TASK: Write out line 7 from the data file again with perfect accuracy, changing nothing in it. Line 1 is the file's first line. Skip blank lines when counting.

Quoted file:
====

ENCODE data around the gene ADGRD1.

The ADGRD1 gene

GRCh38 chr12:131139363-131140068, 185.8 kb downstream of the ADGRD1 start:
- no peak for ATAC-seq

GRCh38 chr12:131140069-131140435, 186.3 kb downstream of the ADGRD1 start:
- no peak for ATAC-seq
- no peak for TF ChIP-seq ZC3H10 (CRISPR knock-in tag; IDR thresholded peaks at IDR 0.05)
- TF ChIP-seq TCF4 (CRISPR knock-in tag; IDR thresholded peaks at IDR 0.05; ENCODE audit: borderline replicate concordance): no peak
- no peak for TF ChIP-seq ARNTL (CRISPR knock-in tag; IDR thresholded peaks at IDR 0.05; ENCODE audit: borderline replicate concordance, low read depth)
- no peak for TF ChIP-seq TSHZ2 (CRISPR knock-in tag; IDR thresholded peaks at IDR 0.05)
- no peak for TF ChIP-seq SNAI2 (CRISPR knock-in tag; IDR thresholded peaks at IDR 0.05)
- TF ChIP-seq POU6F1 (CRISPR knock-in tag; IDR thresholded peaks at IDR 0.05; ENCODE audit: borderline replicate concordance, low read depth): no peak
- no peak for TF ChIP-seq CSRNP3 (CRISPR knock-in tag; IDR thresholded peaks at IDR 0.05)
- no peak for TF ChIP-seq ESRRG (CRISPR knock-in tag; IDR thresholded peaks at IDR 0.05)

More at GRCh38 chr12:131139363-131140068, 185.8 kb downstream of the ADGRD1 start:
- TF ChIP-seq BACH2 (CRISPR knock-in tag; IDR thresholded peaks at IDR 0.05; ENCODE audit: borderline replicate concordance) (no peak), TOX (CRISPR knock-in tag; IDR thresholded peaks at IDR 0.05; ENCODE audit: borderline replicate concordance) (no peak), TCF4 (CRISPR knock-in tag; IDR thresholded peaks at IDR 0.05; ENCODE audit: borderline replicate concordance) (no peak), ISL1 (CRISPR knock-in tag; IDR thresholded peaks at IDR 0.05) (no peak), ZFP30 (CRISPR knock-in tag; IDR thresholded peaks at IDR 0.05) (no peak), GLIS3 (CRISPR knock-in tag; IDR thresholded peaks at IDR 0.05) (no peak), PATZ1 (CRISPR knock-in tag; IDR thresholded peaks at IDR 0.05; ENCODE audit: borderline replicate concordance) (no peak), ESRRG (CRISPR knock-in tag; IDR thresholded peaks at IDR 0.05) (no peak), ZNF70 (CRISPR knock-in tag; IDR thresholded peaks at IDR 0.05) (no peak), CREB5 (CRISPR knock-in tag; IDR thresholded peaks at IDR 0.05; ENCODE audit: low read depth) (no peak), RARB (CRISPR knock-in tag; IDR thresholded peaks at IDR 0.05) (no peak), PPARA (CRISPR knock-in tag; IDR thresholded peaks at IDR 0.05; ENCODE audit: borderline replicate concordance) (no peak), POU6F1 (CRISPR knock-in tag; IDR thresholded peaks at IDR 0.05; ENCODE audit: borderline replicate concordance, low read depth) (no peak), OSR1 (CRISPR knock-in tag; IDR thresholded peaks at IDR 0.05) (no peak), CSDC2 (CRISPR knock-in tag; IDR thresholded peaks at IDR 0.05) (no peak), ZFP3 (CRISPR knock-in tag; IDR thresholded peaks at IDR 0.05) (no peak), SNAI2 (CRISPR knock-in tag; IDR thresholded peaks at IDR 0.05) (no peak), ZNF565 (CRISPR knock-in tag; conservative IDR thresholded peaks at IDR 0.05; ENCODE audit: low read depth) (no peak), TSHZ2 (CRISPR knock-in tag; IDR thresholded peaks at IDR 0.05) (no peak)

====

- no peak for TF ChIP-seq ZC3H10 (CRISPR knock-in tag; IDR thresholded peaks at IDR 0.05)